Our team developed a bacterial proteome microarray composed of 4,256 proteins encoded by the Escherichia coli K12 strain (~99% coverage of the proteome) using a bacterial high-throughput protein purification protocol [24]. To demonstrate the usefulness, end-labeled, double-stranded (ds) DNA probes carrying abasic or mismatched base pairs were used to identify proteins involved in DNA damage recognition. A small number of proteins were specifically recognized by each type of the probes with high affinity. Two of them, YbaZ and YbcN, were further characterized to encode base-flipping activity using biochemical assays.

Recently, our group also undertook a large-scale analysis of human PDIs using a protein microarray composed of 4,191 unique human proteins in full-length, including ~90% of the annotated TFs and a wide range of other protein categories, such as RNA-binding proteins, chromatin-associated proteins, nucleotide-binding proteins, transcription co-regulators, mitochondrial proteins and protein kinases [66]. The protein microarrays were probed with 400 predicted and 60 known DNA motifs and a total of 17,718 PDIs were identified. Many known PDIs and a large number of new PDIs for both well characterized and predicted TFs were recovered, and new consensus sites for over 200 TFs were determined, which doubled the number of previously reported consensus sites for human TFs [66,75]. Surprisingly, over 300 proteins that were previously unknown to specifically interact with DNA showed sequence-specific PDIs, suggesting that many human proteins may bind specific DNA sequences as a moonlighting function. To further investigate whether the DNA-binding activities of these unconventional DNA binding proteins (uDBPs) were physiologically relevant, we carried out in-depth analysis on a well studied protein kinase, Erk2, to determine the potential mechanism behind its DNA-binding activity. Using a series of in vitro and in vivo approaches, such as EMSA, luciferase assay, mutagenesis, and ChIP, we demonstrated that the DNA-binding activity of Erk2 is independent of its protein kinase activity and it acts as a transcription repressor of transcripts induced by interferon gamma signaling [66]. Our study suggests that moonlighting functions of uDBPs based on their sequence-specific DNA-binding activity may be a widespread phenomenon in humans.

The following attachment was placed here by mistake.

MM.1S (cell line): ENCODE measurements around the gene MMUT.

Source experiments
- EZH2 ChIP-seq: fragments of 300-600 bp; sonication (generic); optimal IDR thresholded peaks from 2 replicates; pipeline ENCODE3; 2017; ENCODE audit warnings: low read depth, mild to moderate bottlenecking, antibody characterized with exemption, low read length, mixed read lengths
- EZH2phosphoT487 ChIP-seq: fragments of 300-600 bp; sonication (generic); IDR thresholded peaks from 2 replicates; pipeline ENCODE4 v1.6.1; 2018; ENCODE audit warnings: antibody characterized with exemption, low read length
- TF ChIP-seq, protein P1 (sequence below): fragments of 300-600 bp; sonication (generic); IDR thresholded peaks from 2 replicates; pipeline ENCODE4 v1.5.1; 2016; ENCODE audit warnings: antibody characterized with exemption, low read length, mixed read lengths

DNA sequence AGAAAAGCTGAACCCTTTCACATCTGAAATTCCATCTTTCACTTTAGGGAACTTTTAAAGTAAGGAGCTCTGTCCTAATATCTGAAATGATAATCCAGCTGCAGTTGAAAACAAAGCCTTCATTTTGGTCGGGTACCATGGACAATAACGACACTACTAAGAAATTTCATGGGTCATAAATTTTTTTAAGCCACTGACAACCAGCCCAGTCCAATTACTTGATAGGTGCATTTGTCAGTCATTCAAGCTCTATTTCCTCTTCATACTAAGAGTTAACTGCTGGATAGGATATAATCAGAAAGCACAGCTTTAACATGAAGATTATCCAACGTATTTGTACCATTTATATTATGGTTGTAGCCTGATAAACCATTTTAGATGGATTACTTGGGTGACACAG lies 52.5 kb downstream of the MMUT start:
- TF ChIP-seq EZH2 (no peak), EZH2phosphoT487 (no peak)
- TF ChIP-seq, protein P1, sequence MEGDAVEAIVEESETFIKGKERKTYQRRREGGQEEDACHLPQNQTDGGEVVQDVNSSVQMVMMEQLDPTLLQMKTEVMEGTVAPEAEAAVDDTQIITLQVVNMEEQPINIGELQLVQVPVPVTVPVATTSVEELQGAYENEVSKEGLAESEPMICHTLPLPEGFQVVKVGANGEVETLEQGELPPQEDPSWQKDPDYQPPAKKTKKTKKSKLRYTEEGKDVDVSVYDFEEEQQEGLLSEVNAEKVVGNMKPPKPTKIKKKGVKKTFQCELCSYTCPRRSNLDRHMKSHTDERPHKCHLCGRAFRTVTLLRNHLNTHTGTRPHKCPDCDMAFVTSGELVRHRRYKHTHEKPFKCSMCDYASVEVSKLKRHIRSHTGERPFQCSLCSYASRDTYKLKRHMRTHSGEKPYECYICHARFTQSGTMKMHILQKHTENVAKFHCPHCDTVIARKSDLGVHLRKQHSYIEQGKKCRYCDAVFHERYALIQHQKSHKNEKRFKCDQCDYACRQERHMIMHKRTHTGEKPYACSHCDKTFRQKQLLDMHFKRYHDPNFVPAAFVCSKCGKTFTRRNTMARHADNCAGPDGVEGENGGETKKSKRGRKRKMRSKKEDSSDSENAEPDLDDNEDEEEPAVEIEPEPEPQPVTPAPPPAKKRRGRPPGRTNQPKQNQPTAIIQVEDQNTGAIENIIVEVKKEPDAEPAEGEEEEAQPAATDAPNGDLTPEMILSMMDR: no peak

Protein-Small Molecule Interaction

Discovering new drug molecules and drug targets is another field in which protein microarrays have shown its potential. For example, Huang et al incubated biotinylated small-molecule inhibitors of rapamycin (SMIRs) on the yeast proteome microarrays, and obtained the binding profiles of the SMIRs across the entire yeast proteome [68]. They identified candidate target proteins of the SMIRs, including Tep1p, a homolog of the mammalian PTEN tumor suppressor, and Ybr077cp (Nir1p), a protein of previously unknown function, both of which are validated to associate with PI(3,4)P2, suggesting a novel mechanism by which phosphatidylinositides might modulate the TOR (target of rapamycin) pathway.

Protein-RNA Interaction

The yeast proteome microarray has been used to identify specific RNA-binding proteins for antiviral activities [67]. In these experiments, arrays were incubated with a fluorescently tagged small RNA hairpin containing a clamped adenine motif (CAM), which is required for the replication of Brome Mosaic Virus (BMV), a plant-infecting RNA virus that can also replicate in the budding yeast. Two of the candidate proteins, Pseudouridine Synthase 4 (Pus4) and the Actin Patch Protein 1 (App1), were further characterized in Nicotiana benthamiana. Both of them modestly reduced BMV genomic plus-strand RNA accumulation and dramatically inhibited the spread of BMV in plants.